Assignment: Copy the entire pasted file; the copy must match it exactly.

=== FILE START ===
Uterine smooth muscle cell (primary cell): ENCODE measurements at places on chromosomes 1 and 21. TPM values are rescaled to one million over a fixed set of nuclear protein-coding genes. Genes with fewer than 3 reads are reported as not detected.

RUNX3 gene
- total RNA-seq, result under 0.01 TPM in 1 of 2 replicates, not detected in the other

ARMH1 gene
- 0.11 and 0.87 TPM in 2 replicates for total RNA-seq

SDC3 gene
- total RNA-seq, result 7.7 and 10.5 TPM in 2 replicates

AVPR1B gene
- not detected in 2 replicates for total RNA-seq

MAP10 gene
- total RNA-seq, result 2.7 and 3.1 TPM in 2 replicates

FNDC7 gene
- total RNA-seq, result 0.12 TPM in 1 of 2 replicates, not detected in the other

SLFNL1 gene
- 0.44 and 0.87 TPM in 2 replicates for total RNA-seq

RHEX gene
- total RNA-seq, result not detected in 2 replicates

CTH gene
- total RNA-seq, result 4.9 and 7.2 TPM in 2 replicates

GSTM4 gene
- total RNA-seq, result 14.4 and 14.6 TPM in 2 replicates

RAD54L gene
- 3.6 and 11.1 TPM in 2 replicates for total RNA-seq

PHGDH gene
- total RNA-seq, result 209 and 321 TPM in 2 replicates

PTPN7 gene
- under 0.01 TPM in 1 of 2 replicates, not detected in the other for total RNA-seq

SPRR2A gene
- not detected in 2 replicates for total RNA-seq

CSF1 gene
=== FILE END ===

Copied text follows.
Uterine smooth muscle cell (primary cell): ENCODE measurements at places on chromosomes 1 and 21. TPM values are rescaled to one million over a fixed set of nuclear protein-coding genes. Genes with fewer than 3 reads are reported as not detected.

RUNX3 gene
- total RNA-seq, result under 0.01 TPM in 1 of 2 replicates, not detected in the other

ARMH1 gene
- 0.11 and 0.87 TPM in 2 replicates for total RNA-seq

SDC3 gene
- total RNA-seq, result 7.7 and 10.5 TPM in 2 replicates

AVPR1B gene
- not detected in 2 replicates for total RNA-seq

MAP10 gene
- total RNA-seq, result 2.7 and 3.1 TPM in 2 replicates

FNDC7 gene
- total RNA-seq, result 0.12 TPM in 1 of 2 replicates, not detected in the other

SLFNL1 gene
- 0.44 and 0.87 TPM in 2 replicates for total RNA-seq

RHEX gene
- total RNA-seq, result not detected in 2 replicates

CTH gene
- total RNA-seq, result 4.9 and 7.2 TPM in 2 replicates

GSTM4 gene
- total RNA-seq, result 14.4 and 14.6 TPM in 2 replicates

RAD54L gene
- 3.6 and 11.1 TPM in 2 replicates for total RNA-seq

PHGDH gene
- total RNA-seq, result 209 and 321 TPM in 2 replicates

PTPN7 gene
- under 0.01 TPM in 1 of 2 replicates, not detected in the other for total RNA-seq

SPRR2A gene
- not detected in 2 replicates for total RNA-seq

CSF1 gene